Out-Law News 1 min. read

Singapore sets out corporate climate and board diversity disclosure requirements

All listed businesses in Singapore must provide climate reporting in a 'comply or explain' way from 1 January 2022.

According to Singapore Exchange (SGX), climate reporting will be made mandatory for listed businesses in the financial, energy, agriculture, food and forest products sectors from 2023. Reporting will be made mandatory for businesses in the materials and buildings and transportation sectors from 2024.

Lisa Hui of Pinsent Masons MPillay, the Singapore joint law venture between MPillay and Pinsent Masons, said: “Lenders, insurers, regulars and investors are demanding high-quality information on how companies are managing the effects of climate change and the impact on a company’s long-term prospects. These expectations are only set to increase for all companies. Mandatory climate reporting will encourage companies to evaluate how they allocate assets, extend financing and price risks going forward.”

Businesses must conduct an internal review of their sustainability reporting processes and all directors must undergo a ‘one-time training’ on sustainability. Sustainability reports need to be issued alongside annual reports unless issuers have undertaken external assurance.

Businesses are requested to set a board diversity policy which tackles issues such as gender, skill and experience. They are also requested to describe their board diversity policy and its details including targets, plans, timelines and progress in their annual reports.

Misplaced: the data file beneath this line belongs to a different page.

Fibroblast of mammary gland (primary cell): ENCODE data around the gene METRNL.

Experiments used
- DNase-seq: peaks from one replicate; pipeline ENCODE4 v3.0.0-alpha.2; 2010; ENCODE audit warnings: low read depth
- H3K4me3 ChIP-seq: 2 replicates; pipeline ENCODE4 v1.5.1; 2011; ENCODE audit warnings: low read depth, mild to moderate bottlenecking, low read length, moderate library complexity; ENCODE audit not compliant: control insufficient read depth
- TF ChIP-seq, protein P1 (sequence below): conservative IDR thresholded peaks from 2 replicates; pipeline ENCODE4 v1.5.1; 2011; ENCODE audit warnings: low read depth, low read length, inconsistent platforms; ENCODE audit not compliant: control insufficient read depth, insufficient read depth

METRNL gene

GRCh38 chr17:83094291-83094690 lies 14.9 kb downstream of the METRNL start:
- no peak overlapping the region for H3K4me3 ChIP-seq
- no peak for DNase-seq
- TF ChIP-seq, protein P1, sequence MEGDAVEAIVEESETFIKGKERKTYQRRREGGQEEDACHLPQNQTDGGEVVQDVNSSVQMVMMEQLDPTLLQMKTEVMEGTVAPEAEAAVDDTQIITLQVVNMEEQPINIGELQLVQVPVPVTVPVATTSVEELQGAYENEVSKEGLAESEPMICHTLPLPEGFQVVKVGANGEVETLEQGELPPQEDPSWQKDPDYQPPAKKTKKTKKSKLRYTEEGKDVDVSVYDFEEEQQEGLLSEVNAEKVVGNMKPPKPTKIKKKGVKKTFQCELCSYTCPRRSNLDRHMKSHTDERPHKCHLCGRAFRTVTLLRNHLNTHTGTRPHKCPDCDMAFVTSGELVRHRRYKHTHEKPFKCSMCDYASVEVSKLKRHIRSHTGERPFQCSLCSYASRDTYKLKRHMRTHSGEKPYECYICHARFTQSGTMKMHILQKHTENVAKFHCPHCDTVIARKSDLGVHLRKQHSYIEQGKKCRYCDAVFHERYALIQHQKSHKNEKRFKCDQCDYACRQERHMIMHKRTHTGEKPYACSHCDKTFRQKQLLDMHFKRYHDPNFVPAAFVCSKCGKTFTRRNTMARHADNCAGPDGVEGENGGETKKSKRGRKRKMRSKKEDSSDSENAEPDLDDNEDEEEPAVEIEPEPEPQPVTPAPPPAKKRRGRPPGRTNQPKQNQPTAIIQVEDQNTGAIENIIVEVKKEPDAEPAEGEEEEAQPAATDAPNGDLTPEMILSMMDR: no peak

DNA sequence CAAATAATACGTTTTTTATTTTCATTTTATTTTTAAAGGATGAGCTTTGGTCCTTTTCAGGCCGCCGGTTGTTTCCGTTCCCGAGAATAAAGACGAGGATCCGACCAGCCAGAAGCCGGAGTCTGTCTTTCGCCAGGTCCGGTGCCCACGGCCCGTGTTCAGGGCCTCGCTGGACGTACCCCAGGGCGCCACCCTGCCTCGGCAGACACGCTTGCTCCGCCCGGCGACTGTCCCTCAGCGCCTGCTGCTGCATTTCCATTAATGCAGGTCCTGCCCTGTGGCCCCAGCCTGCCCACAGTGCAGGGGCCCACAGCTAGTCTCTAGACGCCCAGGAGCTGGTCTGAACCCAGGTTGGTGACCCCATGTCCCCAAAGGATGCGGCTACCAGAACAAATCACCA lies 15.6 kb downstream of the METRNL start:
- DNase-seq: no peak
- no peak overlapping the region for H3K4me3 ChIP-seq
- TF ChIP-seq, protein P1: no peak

SGX said that its separate public consultation on 27 proposed core environmental, social and governance (ESG) metrics and a portal for issuers to input ESG data also received ‘strong market support’. The metrics are not mandatory, and SGX said that companies can disclose in their sustainability reports ‘as a starting point’.

On climate reporting, according to a consultation paper launched in August 2021 by Singapore Exchange Regulation (SGX RegCo), businesses caught by the new rules should make disclosures in line with the recommendations of the global Task Force on Climate-related Financial Disclosures (TCFD).

The TCFD revised its reporting guidelines in November 2021.  Companies should now disclose their carbon emissions independently of a “materiality assessment”, which refers to the process of identifying, refining and assessing the potential ESG issues which could affect a business and its stakeholders.

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